One of my most beloved quotes from the Christian Scriptures, one that I draw on very often in times of stress, is “For in [God], we live and move and have our being.” (1) For me this is a beautiful statement of the absolute immanence of God, of our inseparableness from God because God is the locus of our entire existence. Imagine my surprise to find out the speaker, Paul the evangelist, is actually quoting from the Cretica – written by a Cretan poet named Epimenides, circa 600 B.C. In the next breath he quotes another poet, Aratus the Cicilian, circa 315-240 B.C. (2)
At first I’m very surprised by this, why would Paul be quoting old, dusty Greek poets – well, I guess not so dusty at that time – when trying to evangelize? Of course, I have to remember that Paul didn’t have these Christian Scriptures in his day, and even if he did, would he have quoted from it for this particular speech? Probably not, considering the context of where he is speaking. He is in Athens in the comedy of errors known as Acts that ensues after the Gospel of Luke. Many biblical scholars see Acts as written by, and an extension of, the author of the Book of Luke. Which is important to note because each Gospel writer had a particular agenda: each interpreted the life, death and resurrection of Jesus Christ through a particular lens. The writer of Luke focused heavily on what the Gospel meant for a Gentile, or non-Jewish, audience. And Acts continues with that lens.
So, that’s our context: Paul is in a city that in its heyday was the center of all sorts of human inquiry – science, philosophy, art, theatre, rhetoric, architecture. Though perhaps on its decline, Athens was still a place of diverse ideas, people, and ways of being. Paul realized that despite such plurality, he still could draw on a common, traditional language of the people to which he spoke. And he did so to drive home the point he was making – “See, my Athenian friends, even your trusted Greek poets spoke of what I am talking about here.”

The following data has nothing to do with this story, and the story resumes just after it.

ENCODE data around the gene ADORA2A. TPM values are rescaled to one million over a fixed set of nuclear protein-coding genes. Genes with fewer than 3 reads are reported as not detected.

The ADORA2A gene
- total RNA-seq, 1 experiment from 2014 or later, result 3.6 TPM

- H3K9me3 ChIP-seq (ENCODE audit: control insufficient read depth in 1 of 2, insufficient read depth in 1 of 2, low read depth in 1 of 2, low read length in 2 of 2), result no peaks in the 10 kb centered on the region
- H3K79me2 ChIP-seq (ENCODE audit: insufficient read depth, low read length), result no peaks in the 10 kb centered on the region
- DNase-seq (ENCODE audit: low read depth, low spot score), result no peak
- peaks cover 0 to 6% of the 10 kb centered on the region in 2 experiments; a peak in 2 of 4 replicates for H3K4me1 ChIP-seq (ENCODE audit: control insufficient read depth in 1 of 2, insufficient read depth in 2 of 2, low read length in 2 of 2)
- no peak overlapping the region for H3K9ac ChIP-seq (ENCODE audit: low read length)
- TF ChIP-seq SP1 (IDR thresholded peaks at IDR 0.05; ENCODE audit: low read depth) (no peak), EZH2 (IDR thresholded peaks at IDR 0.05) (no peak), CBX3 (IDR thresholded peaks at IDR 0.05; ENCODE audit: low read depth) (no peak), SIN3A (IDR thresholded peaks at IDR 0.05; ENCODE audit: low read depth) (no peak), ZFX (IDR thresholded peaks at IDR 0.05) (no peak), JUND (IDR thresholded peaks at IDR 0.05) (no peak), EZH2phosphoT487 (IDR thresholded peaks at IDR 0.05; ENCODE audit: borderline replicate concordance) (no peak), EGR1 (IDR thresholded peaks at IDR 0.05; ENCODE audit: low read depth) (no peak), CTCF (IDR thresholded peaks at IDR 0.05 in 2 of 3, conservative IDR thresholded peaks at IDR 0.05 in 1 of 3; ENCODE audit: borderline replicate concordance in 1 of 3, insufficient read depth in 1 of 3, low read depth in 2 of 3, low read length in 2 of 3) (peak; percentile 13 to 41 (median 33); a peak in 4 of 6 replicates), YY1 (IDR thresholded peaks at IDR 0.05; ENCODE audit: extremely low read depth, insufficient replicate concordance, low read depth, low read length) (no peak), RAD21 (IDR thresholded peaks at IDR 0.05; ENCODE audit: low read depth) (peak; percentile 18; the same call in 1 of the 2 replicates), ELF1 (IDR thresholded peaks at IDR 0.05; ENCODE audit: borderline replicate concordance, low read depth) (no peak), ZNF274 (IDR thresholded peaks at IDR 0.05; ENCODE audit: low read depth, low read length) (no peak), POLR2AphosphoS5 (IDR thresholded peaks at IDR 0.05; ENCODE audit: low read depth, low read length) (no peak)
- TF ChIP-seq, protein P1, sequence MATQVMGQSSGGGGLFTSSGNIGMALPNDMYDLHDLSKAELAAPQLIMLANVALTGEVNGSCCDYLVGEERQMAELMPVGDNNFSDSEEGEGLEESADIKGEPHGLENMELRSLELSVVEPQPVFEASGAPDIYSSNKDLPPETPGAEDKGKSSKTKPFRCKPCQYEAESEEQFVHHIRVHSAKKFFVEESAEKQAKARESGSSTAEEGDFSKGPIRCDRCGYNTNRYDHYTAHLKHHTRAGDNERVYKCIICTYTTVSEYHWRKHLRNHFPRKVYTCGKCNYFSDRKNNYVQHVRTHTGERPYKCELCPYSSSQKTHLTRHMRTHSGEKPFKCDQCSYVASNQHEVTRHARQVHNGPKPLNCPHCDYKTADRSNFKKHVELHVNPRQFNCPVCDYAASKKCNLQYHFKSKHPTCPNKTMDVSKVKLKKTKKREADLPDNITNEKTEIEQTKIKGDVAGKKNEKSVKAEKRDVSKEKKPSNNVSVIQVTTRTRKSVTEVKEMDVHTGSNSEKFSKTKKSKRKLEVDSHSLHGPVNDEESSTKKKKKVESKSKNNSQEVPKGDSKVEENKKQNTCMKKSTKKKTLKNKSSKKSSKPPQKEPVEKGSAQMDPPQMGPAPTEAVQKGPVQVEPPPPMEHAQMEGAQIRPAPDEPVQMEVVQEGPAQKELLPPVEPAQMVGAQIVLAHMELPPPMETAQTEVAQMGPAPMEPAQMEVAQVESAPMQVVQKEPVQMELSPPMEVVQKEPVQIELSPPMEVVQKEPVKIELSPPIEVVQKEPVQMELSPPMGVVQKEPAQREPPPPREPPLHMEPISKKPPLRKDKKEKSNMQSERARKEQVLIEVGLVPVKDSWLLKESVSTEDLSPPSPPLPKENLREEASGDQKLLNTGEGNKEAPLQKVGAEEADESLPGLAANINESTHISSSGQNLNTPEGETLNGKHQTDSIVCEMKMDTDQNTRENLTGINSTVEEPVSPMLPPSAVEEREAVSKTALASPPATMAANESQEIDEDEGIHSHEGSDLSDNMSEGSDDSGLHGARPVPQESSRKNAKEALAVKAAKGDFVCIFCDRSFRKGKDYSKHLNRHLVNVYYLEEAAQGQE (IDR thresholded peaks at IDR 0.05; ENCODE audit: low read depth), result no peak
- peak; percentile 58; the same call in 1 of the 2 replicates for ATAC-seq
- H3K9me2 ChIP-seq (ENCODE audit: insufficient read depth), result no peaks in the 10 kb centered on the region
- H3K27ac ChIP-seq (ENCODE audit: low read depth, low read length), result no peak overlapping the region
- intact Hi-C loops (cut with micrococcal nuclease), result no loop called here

It’s not so surprising then after all, that Paul quoted Epimenides and Aratus.
But we can’t end there – in the context of the writer of Acts, because Scripture always needs to be drawn forward into our own context. In fact, as Paul clearly showed, even other bodies of knowledge need to be drawn forward, to help us understand our own, immediate context. In part, that is what we mean by stating we believe in a living God: that the inspiration of God – found even in ancient, Greek poets – did not end in a particular time or place. The Spirit of God is continually moving within and inspiring humanity. So, what inspiration can I find here within our passage for our time?
First, Paul makes an important point in Acts 17:26-27: that God bound humans to time and place so humans would seek, reach for, and find God. (3) As a third-year seminarian, I can’t help but read this in light of Paul Tillich, the 20th century theologian. Don’t get me wrong, as a third-year seminarian; I am pretty much over Paul Tillich. Somehow though, he usually manages to weasel his way into my papers, and now apparently, sermons. He too asserted that we are bound by time and space in what he called ontological categories.(4) Meaning that, for these two ontological categories, we are only now and here – which may look drastically different, depending on your particular now and your particular here. An ancient Mayan culture is vastly different than say, a 20th century Middle Eastern culture. We can think of many different human scenarios that seemingly have no common ground. And coming out of a modern-world, how to negotiate this reality is to assert there must be one, and best, universal way in which God is revealed. But Paul isn’t saying that in our passage, the Greek poets he quotes aren’t saying that, and Tillich defines a component of grace as that God works within our ontological categories. God, as a loving, living God with boundless grace and boundless patience, will honor our own particular heres and particular nows to reveal Godself.